On Sept. 9, 2012, the Canadian government signed the Canada-China Foreign Investment Promotion and Protection Act, an extensive investment agreement that allows Chinese investors greater access to Canadian markets. The agreement was to be ratified in early November, however, this has been delayed.
The details of the agreement were not shared with the public until the deal was brought to parliament on Sept. 26. Political commentators, journalists, lawyers and concerned citizens have since pointed out the lack of a democratic process in creating the deal. Other concerns were the costs to Canadians, the damage to the environment and sovereignty of Canadian resources.
The creation of FIPPA has been ongoing since the Chrétien administration about 11 years ago. If put into effect, it would bind Canada for a minimum of 15 years. Canada would have to give a year’s notice to get out of the deal.
Mount Royal University academic strategist Sandra Hindson said FIPPA excludes Canadian citizens from the decision-making process.
“The way FIPPA is proceeding leaves me feeling in the dark, not informed or educated,” said Hindson. “I became aware as I spoke to people about the upcoming ratification of this deal and how few people knew about it. It was disconcerting. I question the role of the major media providers — have they fulfilled their mission to inform Canadians of this important government decision?”
There is also confusion regarding what FIPPA promises. U of C business and law professor Robert Malach said the federal government should be clear about decisions that affect the entire country.
“It is important for the Canadian government to thoughtfully and clearly define the policy so that foreign investors can have certainty regarding the conditions for investment in Canada,” said Malach. “I think it is important to have those conditions clearly defined before any large investments proceed.”
In addition to the lack of information provided to the public, Hindson said Canadian sovereignty may also be threatened.
“FIPPA has the ability to challenge environmental laws and regulations, and if a Chinese investment is challenged by government legislation, they can sue us outside of our Canadian court system,” said Hindson.
The only MP actively opposing FIPPA is Green Party Leader Elizabeth May.
An advantage of FIPPA for Canada would be an increase of rights for Canadian businesses in China.
“State-owned entities should expect a higher level of scrutiny for a number of reasons. There should be some degree of fair play involved and our government should factor in state-owned investors’ rules in their native land to see if Canadian investors are treated equivalently in those jurisdictions,” said Malach. “If Canadian investment is not as easily welcomed in that jurisdiction, then I believe that gives Canadians an opportunity to diplomatically discuss reciprocity.”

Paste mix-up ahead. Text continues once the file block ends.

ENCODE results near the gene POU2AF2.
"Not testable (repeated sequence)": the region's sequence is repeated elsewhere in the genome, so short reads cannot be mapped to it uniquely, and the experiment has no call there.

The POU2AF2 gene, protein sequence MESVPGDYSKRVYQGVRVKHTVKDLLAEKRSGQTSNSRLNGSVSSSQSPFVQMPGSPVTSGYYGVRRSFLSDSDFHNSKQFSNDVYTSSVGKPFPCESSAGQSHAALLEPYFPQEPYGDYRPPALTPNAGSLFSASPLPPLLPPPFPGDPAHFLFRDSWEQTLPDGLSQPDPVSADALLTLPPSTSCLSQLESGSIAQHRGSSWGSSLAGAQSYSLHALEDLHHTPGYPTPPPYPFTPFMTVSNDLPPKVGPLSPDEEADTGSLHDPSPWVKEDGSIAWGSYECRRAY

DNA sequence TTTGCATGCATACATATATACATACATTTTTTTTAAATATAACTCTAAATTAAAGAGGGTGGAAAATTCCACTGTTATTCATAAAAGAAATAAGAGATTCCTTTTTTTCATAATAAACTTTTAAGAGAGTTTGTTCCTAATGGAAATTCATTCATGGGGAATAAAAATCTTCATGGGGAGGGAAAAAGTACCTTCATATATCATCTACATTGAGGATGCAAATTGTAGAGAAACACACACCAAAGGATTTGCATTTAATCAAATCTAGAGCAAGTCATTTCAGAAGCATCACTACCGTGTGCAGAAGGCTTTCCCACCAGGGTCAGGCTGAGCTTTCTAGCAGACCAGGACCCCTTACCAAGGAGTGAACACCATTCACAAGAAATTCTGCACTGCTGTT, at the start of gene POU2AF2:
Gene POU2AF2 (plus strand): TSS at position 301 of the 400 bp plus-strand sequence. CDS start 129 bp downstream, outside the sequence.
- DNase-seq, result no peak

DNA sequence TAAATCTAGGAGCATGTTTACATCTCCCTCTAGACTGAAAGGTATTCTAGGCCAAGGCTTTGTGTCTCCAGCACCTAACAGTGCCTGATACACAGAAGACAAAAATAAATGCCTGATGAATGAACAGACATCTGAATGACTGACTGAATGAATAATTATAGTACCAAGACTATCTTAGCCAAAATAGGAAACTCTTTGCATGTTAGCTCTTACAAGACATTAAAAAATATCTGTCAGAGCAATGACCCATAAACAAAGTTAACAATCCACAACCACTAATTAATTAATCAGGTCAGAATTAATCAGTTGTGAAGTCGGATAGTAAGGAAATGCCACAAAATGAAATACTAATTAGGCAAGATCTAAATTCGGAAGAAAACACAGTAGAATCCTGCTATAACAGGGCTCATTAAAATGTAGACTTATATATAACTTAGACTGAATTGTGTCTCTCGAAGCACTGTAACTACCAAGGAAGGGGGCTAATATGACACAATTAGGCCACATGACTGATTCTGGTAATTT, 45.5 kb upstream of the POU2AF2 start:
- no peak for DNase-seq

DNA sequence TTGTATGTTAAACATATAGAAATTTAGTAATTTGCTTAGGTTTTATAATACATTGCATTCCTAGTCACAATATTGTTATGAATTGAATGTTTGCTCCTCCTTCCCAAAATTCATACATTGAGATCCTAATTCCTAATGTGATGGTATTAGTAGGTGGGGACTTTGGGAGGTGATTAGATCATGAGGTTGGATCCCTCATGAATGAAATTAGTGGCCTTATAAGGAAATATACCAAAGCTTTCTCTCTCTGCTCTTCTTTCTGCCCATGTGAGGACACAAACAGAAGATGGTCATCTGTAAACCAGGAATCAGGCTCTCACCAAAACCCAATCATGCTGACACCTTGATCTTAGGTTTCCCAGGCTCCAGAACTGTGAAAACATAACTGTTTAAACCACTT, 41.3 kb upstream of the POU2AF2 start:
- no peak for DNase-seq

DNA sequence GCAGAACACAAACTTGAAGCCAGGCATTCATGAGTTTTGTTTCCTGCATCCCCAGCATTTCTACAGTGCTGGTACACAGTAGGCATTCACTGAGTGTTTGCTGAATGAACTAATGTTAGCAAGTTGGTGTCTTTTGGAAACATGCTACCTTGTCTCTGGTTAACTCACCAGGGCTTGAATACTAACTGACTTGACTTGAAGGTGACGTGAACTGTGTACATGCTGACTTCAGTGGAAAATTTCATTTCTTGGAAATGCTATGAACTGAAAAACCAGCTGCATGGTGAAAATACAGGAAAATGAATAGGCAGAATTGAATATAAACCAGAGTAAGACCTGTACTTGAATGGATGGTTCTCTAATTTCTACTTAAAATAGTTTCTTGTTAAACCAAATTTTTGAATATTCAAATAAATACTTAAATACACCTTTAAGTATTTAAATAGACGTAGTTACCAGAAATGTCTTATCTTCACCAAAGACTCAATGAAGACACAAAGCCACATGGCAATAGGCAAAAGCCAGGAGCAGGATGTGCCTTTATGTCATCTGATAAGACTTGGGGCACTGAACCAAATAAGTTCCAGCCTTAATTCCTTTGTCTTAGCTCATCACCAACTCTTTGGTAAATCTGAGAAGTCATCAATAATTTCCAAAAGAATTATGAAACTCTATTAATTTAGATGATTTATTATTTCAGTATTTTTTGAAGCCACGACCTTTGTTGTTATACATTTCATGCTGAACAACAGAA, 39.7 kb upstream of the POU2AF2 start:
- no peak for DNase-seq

Hindson said the affects FIPPA will have on Canadian businesses over the next few decades should also be considered.
“We want to know that Canadian rights are being protected. Harper’s government has been under incredible pressure from the oil industry to get other markets for Alberta’s oil. We now have foreign corporations with rights and privileges developing the tar sands at an unprecedented rate that does not allow for adequate environmental assessment,” said Hindson. “The industry has grown too quickly, and so we have external pressures to find solutions made in haste.”
Hindson thinks the government should be prudent before agreeing to deals like FIPPA.
“We need to go through the debate process, step back, take our time, understand the implications and consequences of this kind of agreement. We need to have the government be transparent about both the positives and the negatives,” said Hindson. “The next generation is vulnerable to an increasing tax burden due to the potential of growing litigation fees and penalties to American and foreign investors.”
Malach said parts of FIPPA are vital for economic growth because foreign investment is such an important part of the Canadian economy.
“I support our government’s efforts to look at foreign investment in these contexts. I would encourage students to thoughtfully think about these issues and to support our government’s efforts to define a policy that balances economic growth while protecting our national interests in the long and short term,” said Malach. “I would encourage students to create a constituency of well-informed voters that influence public policy.”
Hindson advises students to get involved, vote and write concerns to the federal government and local MPs.
“Questions are more important than answers. Think critically, ask yourself the hard questions — it’s part of the quest,” she said.
Second-year U of C nursing student Jelena Vukosavljević said the agreement will negatively affect Canadian sovereignty.
“I think that allowing communist China to become directly involved in our natural resource industry would have negative implications on us and our domestic market by jeopardizing our sovereignty,” she said.
Fourth-year U of C biological science student Anna Golovaneva said foreign investment can be beneficial, but all factors must be considered.
“It’s a good thing that foreign investors like China want to invest in Canada, but the policy makers should assess every detail to make sure the deal is good for Canada as a whole,” said Goloneva. “They will have to find ways to minimize the negative impacts while not exaggerating positive impacts.”